The Yorkshire terrier is a loving, devoted companion small in size and big in personality. They're also one of the most glamourous breeds, and their long hair and stylish bows and topknots attract attention wherever they go. If you want a canine companion that's small enough to carry around in a purse, this is the breed for you.
Yorkshire terriers are known for their small size. The breed standard for height is 8 or 9 inches tall at the shoulder. Their weight should be between 4 and 6 pounds. However, their size is very inconsistent, and some Yorkies reach as much as 15 pounds. Stay clear of teacup Yorkies; they may be adorable, but they're prone to having poor health.
At the end of the day, a Yorkie is a terrier, and they have a terrier's adventurous spirit. Yorkshire terriers are perky, outgoing, and prone to getting into everything. It's easy to spoil them because they're so small and adorable, but a well-trained Yorkie is much better behaved. Work to correct bad habits instead of letting them have their way.
Yorkshire terriers have a lifespan of 12 to 15 years. They are prone to some health conditions, including patellar luxation, progressive retinal atrophy, hypoglycemia, collapsed trachea, reverse sneezing, and portosystemic shunt, a condition affecting the blood flow from the liver to the body. Make sure you get your dog from a reputable breeder for the best chance of avoiding these issues.
Yorkshire terriers are house dogs that don't need a lot of exercise. They're so small, walking and running around the house is enough to keep them healthy. They like to go for walks with you outside but are not always able to handle long distances and may prefer being carried.
Yorkshire terriers love to please and are receptive to training, especially if you shower them with praise and attention during the process. Some people don't bother house-training a Yorkie because their accidents are so small and easy to clean, but this is a mistake. Yorkshire terriers are more than capable of learning to go outside to use the bathroom. Some people even paper train them, so they don't have to go outside in cold weather.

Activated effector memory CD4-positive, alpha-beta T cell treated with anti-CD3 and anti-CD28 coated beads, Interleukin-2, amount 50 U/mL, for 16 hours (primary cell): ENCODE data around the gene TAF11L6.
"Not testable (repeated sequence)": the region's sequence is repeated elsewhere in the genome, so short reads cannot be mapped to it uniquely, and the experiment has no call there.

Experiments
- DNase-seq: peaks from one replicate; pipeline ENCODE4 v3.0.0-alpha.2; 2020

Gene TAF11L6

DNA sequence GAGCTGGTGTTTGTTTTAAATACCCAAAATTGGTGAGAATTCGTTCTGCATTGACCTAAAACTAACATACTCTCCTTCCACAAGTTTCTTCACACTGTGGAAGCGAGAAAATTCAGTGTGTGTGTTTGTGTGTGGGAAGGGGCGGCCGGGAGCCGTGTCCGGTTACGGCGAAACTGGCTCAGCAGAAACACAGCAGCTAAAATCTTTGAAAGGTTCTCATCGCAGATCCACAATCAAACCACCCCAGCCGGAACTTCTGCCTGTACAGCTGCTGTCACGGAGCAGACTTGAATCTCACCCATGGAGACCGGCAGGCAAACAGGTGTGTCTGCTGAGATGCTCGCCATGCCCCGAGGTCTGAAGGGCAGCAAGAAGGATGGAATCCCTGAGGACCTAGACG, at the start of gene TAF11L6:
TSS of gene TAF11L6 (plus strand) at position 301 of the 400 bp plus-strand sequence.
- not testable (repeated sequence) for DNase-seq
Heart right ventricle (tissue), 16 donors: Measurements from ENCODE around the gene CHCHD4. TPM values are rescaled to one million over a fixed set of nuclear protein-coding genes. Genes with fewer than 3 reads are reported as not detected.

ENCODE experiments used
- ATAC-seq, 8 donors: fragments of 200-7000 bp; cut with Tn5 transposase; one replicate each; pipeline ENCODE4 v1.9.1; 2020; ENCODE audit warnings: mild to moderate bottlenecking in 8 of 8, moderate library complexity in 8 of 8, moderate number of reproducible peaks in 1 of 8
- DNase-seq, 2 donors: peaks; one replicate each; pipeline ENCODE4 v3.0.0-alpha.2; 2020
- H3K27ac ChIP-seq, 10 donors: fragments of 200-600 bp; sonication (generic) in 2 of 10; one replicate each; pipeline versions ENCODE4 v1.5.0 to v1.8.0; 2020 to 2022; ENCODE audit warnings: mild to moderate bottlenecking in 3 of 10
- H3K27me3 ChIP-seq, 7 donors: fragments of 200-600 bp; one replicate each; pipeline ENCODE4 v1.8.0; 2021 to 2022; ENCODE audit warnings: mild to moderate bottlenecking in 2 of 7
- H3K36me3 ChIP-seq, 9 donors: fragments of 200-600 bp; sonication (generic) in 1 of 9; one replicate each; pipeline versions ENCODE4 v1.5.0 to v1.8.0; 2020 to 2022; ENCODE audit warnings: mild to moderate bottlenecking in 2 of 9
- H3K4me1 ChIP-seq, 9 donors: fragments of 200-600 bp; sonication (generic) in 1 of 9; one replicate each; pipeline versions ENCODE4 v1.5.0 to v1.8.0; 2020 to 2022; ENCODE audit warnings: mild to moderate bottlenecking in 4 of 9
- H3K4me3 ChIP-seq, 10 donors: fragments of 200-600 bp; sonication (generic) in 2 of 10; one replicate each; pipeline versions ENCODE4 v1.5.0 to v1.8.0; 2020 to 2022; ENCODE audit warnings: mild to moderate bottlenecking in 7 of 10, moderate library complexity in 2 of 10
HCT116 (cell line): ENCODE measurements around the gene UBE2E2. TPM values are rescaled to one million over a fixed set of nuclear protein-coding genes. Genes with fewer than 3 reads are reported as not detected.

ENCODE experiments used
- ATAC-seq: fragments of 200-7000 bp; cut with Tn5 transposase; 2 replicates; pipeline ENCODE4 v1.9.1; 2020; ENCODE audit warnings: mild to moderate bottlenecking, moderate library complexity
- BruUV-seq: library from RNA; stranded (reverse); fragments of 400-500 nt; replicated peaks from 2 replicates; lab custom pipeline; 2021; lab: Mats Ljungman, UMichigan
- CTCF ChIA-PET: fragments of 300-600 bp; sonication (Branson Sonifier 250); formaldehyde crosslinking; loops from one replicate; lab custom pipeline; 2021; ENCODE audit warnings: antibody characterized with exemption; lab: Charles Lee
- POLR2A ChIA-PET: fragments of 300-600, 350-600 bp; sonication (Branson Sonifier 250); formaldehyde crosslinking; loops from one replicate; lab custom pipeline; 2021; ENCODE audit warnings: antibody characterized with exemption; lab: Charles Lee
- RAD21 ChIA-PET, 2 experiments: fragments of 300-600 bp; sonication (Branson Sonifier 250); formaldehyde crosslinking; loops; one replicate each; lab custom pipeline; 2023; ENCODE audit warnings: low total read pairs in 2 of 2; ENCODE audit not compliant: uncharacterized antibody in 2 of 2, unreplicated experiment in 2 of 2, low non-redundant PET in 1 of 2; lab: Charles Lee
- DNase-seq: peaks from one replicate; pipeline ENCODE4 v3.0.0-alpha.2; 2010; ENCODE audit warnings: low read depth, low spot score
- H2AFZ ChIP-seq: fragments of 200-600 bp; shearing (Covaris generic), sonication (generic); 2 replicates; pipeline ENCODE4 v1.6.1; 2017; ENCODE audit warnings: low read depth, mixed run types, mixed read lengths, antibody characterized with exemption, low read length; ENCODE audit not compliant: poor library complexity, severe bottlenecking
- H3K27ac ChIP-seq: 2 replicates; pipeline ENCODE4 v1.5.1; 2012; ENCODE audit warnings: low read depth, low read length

Yorkshire terriers don't need much food, only about 1/2 to 3/4 cup a day, divided into two meals. This breed is prone to gaining weight, and it's important to keep your Yorkie in good shape. Measure out food for every meal instead of leaving it out around the clock and watch their activity throughout the day.
Yorkshire terriers have long, silky single coats that don't shed much. Puppies are black at birth and develop blue and tan coloring after about a year. The blue is dark, the color of steel with a blue sheen, and covers the back of the head to the tail.
Grooming a Yorkshire terrier is a bit of an investment. They need baths with shampooing and conditioning every week to keep their coat clean and shiny. Before brushing, whether the coat is wet or dry, spritz it with conditioner. They need to be brushed every day to prevent knots and matting. Never brush their coat when it's completely dry because the hair will break.
Small breeds like a Yorkshire terrier are prone to dental problems. Tartar forms quickly on their small teeth, and it's not uncommon for their teeth to fall out at a young age. Owners should brush their Yorkie's teeth regularly and have them professionally cleaned once a year. Check their ears regularly, too. If they have a foul odor, discharge, or redness, pay a visit to the vet.
Because this breed is so small, they're not a good fit for a home with young children. However, older children who understand how to handle and play with a small dog will appreciate having a playful Yorkie companion. Yorkies can get along with other pets if they're socialized properly, but be warned: they have been known to be bold enough to go after dogs that are easily 10 times their size.
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